It was cold and getting dark as we gathered inside our meal tent at Kibo Camp a few hours before attempting to summit the highest peak in Africa. We needed to go to bed so that we could rise at 10:30 PM to climb all night to (hopefully) reach Uhuru peak at dawn.
It was time for holy communion. The family was there, our guides and other believers crowded around the makeshift table which never had enough room for all the pots, plates, thermos and silverware we used for every meal.
Babu Simba said a few words about Jesus, about coming together in peace and some random story about Muslims and forgiveness. The conclusion was that Christians are commanded to forgive our enemies, etc.
Then he brought out the communion bread (one of the many things he carried in his heavy backpack) and we broke it together and passed it around. Then the cup, a real silver cup he also carried all the way up, with real wine. We all passed it around and drank from it. It was probably the only time we all shared the same cup, guides, porters, climbers, white, black, brown. As one.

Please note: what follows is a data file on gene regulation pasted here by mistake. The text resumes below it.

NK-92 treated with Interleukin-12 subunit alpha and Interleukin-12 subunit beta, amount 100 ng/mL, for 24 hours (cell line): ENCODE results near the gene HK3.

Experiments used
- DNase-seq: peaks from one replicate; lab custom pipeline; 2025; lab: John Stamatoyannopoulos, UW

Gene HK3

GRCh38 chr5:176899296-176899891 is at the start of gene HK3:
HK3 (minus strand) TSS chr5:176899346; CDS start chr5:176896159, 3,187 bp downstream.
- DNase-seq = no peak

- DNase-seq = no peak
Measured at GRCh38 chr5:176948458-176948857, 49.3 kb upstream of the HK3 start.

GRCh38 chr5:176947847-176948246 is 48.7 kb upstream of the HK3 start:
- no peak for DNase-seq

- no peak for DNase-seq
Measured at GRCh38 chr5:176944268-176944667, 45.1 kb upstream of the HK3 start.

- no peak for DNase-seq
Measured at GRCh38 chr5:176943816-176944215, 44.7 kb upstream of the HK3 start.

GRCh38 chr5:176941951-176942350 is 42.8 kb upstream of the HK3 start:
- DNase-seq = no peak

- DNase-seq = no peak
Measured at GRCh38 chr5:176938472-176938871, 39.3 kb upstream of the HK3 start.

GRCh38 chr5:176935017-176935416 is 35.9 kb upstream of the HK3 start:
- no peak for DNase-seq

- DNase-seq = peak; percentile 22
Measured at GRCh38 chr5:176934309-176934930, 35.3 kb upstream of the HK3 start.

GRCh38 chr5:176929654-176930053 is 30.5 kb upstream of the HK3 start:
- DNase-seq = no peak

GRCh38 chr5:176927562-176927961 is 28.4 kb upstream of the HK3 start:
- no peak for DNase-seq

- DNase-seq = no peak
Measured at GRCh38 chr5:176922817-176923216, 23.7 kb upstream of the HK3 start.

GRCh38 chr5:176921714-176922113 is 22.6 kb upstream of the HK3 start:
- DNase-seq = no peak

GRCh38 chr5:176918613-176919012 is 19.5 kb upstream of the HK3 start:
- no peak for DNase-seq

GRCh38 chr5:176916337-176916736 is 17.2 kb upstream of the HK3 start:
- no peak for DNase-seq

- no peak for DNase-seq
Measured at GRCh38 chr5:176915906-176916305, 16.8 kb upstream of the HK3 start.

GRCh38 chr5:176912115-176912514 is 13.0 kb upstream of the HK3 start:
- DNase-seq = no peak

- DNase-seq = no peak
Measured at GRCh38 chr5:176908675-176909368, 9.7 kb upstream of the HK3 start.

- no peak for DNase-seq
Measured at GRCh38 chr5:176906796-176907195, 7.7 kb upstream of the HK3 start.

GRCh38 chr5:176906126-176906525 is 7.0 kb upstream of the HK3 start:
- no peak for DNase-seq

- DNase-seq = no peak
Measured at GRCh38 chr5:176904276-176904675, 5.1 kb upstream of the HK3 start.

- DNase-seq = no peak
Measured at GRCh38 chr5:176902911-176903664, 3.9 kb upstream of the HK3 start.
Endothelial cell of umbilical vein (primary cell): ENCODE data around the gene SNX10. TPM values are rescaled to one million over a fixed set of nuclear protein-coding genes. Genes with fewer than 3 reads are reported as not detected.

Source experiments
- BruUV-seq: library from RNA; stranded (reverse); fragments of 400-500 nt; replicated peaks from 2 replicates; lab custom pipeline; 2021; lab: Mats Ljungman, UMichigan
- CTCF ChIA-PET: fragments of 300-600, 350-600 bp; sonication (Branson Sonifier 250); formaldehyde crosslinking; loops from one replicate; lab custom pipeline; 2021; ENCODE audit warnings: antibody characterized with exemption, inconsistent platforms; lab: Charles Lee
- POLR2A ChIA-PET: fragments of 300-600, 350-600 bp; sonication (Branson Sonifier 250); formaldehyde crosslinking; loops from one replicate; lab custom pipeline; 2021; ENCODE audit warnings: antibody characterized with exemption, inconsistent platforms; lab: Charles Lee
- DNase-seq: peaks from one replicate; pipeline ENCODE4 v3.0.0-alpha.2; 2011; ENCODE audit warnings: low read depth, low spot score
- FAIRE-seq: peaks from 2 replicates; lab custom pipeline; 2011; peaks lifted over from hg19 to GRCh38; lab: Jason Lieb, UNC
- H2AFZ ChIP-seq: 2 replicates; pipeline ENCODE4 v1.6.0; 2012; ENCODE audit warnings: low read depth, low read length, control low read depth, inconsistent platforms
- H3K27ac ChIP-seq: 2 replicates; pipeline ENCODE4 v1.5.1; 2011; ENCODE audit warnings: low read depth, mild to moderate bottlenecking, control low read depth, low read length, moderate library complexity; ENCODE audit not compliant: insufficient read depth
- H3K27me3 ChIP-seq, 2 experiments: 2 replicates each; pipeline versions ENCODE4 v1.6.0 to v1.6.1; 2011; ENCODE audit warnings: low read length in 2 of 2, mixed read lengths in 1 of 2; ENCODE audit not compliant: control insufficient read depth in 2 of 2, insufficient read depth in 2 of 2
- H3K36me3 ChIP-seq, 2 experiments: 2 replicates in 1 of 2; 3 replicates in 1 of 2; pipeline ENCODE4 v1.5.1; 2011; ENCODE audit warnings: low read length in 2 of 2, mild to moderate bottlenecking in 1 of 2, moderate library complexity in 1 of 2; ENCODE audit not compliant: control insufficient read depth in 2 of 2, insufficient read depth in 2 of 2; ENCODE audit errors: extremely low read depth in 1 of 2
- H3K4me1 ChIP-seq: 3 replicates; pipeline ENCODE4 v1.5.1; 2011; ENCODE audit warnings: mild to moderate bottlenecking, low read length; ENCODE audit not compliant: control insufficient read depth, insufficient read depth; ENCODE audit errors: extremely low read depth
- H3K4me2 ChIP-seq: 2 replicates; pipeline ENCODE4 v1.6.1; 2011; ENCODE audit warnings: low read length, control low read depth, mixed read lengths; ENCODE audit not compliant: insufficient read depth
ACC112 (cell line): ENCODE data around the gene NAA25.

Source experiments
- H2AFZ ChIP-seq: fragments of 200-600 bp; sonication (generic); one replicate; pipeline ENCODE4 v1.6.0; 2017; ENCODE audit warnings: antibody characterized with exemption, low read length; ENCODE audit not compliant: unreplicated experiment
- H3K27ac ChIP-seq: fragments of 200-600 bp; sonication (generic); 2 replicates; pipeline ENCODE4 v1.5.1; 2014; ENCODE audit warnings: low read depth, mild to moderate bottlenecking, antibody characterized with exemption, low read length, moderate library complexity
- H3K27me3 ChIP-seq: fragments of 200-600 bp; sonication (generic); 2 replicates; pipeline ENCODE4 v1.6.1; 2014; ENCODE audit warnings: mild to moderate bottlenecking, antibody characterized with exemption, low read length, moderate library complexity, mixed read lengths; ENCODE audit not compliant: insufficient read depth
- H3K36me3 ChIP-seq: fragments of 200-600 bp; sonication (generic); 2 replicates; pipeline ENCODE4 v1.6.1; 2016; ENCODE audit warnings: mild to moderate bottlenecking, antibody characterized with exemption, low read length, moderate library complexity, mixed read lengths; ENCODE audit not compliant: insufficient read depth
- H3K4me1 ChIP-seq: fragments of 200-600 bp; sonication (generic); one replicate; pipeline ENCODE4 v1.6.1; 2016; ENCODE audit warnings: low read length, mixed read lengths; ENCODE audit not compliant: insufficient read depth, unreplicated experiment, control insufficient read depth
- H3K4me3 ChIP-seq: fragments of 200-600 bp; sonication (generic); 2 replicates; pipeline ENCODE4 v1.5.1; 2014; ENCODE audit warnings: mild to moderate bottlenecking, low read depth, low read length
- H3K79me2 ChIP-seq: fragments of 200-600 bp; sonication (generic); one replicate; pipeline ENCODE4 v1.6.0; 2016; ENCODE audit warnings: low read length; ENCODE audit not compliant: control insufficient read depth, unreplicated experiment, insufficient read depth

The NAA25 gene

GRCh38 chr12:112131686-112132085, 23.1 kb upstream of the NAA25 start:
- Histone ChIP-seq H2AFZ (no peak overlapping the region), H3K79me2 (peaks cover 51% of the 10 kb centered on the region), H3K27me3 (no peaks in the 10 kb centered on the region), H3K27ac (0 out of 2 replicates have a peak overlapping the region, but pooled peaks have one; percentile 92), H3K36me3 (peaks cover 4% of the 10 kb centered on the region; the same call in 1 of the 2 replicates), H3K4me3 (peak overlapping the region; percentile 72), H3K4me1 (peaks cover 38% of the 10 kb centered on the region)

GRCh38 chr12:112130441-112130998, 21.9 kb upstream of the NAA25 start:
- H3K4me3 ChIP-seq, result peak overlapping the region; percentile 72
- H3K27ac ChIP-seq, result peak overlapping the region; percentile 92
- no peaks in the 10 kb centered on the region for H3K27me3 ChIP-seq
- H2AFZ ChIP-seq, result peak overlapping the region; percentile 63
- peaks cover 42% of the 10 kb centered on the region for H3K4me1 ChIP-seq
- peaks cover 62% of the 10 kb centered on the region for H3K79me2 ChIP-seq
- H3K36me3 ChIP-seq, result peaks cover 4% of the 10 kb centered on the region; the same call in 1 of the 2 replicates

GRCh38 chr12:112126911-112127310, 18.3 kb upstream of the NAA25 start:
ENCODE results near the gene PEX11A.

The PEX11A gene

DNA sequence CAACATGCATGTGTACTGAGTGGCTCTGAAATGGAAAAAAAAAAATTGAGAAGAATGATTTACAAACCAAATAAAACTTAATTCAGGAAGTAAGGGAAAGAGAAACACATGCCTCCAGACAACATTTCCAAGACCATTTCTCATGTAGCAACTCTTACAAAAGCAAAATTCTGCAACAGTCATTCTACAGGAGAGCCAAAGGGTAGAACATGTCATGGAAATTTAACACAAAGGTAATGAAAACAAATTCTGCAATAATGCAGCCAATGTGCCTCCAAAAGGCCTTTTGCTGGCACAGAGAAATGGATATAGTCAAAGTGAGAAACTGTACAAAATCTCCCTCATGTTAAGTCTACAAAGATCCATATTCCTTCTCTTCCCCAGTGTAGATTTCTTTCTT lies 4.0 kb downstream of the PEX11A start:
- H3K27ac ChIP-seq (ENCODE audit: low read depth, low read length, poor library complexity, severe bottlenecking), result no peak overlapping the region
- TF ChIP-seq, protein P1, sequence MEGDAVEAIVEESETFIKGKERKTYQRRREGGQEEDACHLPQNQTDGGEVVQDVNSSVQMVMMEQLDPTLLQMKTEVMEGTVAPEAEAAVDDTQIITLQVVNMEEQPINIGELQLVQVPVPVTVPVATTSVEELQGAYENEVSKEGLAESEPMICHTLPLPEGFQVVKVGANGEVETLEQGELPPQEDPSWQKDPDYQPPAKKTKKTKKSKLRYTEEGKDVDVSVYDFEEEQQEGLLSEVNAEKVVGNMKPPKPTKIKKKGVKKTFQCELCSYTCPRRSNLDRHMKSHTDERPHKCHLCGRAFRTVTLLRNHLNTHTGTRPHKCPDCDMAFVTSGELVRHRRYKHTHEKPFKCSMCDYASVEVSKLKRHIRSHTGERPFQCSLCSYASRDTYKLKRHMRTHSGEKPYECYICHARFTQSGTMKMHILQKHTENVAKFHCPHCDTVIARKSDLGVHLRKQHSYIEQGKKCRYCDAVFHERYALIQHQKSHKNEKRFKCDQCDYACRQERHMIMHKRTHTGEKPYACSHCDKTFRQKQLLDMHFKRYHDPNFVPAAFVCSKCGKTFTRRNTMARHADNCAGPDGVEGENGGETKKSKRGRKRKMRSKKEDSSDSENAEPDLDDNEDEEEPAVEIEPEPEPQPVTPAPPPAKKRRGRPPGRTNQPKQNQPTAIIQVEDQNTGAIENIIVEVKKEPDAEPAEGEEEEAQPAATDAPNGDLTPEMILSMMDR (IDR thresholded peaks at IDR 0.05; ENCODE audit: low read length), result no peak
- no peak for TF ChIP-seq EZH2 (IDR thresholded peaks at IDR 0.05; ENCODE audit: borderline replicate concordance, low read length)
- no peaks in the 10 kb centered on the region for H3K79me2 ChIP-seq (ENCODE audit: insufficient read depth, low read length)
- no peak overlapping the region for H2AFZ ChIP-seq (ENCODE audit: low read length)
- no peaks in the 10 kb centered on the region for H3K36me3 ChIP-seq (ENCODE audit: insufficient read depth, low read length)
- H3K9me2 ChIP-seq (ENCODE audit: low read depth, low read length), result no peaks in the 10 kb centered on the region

We kind of sat there in a cozy silence, not knowing what to do next. Lise suggested we pray the Lord’s Prayer, each in their language. So we did that (the Swahili version was the longest).
We had no idea what that night would entail. The cold, the exhaustion, the grueling climb, the endless steps, the trudging through the snow, the strain to breathe, freezing hands, the bitter wind. The hope of dawn.
We ended with music. On the first day we met, I asked our main guide, God Listen (yes, that is his name) for music for our journey. He promised he would sing a “church song” every night. This night was no different. We ended with a song. (and by “we” I mean those who spoke Swahili).
Click the red button to hear what happened next.